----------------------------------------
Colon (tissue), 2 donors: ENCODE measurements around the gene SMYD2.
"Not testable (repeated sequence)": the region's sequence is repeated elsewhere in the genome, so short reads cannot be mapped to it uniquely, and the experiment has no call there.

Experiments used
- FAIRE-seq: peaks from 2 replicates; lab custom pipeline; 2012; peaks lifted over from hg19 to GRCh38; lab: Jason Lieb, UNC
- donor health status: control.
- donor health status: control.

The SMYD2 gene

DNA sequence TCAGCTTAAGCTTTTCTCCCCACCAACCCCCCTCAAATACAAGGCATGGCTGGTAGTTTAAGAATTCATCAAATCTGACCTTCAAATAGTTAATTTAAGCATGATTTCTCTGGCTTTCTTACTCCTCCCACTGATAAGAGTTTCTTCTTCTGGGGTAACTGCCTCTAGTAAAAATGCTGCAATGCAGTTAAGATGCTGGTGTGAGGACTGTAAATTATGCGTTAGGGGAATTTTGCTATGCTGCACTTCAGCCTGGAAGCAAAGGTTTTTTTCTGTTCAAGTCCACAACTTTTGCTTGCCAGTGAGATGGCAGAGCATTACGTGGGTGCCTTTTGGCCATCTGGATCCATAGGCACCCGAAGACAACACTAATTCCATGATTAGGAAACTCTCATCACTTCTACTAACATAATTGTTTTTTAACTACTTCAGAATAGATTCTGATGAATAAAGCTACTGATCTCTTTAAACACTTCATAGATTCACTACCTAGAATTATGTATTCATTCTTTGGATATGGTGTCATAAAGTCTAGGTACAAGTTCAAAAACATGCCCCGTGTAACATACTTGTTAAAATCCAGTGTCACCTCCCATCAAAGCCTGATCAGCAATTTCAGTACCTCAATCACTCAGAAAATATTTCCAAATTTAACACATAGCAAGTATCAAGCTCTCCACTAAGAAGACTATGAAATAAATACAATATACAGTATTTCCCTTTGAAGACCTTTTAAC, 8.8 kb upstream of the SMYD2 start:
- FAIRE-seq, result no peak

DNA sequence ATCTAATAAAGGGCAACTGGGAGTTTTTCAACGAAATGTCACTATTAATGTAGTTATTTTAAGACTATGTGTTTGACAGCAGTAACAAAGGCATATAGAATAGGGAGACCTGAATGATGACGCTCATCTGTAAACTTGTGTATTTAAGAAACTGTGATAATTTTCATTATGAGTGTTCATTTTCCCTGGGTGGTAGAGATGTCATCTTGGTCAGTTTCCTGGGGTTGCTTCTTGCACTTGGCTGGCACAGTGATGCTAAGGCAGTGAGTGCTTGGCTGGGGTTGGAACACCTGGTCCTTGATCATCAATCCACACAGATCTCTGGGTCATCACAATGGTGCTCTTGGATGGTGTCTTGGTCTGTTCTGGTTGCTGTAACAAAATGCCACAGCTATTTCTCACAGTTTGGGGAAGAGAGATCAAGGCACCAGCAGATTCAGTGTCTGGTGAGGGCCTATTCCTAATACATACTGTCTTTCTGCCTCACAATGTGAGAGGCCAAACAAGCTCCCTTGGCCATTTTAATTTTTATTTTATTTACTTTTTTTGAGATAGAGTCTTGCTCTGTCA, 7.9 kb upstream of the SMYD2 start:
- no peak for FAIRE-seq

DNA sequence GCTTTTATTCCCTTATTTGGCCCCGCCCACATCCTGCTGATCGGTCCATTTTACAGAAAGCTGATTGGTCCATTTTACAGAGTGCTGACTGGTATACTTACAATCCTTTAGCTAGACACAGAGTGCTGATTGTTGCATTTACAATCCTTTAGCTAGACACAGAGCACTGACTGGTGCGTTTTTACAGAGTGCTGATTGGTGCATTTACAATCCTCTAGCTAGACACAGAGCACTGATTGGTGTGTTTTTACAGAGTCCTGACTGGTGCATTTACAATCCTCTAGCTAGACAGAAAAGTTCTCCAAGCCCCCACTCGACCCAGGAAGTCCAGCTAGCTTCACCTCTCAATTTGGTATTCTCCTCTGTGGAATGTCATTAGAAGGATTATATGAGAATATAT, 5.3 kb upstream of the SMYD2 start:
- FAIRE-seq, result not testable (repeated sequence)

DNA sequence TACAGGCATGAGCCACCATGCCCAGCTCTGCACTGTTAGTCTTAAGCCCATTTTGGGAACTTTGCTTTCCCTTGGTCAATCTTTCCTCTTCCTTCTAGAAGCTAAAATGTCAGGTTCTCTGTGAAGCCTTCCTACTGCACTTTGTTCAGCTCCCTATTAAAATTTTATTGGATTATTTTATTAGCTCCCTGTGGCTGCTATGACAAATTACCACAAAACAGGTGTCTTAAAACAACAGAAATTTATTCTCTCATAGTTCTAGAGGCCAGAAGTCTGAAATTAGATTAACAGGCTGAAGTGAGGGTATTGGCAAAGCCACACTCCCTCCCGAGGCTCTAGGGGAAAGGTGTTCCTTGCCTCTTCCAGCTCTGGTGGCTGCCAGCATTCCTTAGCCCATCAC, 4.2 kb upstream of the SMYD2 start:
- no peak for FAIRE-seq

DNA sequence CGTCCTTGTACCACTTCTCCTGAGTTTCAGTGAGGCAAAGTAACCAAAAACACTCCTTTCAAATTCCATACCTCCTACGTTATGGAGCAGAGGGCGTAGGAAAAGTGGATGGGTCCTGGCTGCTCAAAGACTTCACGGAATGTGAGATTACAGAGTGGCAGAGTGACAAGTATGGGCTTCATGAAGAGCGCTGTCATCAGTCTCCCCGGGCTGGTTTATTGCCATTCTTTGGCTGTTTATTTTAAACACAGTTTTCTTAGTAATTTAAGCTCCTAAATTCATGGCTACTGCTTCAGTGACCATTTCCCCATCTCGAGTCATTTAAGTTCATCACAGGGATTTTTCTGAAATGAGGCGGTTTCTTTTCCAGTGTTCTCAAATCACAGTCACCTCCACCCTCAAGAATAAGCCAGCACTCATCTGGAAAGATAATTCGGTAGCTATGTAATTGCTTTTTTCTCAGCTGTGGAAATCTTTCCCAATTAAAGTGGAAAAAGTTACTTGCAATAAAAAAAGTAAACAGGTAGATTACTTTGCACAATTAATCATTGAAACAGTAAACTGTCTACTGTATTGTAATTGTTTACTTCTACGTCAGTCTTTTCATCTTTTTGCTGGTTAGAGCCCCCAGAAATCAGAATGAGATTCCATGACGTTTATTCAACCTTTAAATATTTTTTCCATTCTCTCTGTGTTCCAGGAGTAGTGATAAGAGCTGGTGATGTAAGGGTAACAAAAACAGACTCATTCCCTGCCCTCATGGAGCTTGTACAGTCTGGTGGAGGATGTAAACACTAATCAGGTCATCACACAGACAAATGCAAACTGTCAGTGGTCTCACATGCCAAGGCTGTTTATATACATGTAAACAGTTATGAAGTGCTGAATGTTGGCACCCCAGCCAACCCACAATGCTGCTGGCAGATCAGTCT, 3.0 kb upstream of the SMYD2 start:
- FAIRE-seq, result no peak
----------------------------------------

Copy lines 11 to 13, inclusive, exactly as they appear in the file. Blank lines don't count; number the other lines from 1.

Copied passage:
- no peak for FAIRE-seq

DNA sequence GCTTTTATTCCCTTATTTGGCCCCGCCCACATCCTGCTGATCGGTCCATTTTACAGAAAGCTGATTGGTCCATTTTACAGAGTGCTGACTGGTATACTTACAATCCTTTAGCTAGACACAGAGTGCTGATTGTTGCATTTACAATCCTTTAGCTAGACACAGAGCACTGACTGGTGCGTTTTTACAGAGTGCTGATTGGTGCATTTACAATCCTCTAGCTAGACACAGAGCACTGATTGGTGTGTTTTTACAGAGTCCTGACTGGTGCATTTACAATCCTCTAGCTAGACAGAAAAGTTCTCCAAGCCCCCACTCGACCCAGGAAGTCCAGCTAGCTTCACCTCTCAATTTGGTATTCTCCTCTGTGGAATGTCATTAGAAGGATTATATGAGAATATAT, 5.3 kb upstream of the SMYD2 start:
- FAIRE-seq, result not testable (repeated sequence)